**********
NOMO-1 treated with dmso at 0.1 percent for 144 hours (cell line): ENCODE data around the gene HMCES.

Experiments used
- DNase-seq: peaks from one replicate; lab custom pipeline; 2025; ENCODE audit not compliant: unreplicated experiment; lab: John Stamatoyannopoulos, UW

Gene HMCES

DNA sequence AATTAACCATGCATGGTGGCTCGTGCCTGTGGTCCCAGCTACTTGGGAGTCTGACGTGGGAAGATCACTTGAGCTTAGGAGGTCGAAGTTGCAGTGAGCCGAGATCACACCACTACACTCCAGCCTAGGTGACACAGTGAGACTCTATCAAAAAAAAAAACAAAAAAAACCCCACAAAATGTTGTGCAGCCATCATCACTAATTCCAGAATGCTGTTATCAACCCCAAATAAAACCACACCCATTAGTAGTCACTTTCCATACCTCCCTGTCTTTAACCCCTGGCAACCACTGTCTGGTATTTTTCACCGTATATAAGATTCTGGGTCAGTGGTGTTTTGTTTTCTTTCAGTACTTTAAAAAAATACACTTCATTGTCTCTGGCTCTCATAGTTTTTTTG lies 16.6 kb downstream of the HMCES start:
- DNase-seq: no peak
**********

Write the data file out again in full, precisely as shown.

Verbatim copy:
NOMO-1 treated with dmso at 0.1 percent for 144 hours (cell line): ENCODE data around the gene HMCES.

Experiments used
- DNase-seq: peaks from one replicate; lab custom pipeline; 2025; ENCODE audit not compliant: unreplicated experiment; lab: John Stamatoyannopoulos, UW

Gene HMCES

DNA sequence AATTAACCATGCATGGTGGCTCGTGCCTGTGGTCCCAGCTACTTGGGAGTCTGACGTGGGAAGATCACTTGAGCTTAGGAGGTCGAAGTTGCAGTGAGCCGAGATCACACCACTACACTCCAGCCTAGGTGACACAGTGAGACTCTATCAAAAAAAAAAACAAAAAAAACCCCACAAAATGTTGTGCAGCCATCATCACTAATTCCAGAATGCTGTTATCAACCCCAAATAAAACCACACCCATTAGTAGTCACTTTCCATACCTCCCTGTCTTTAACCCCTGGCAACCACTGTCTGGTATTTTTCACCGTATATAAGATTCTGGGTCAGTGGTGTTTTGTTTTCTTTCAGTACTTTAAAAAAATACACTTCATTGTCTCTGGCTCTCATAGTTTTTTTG lies 16.6 kb downstream of the HMCES start:
- DNase-seq: no peak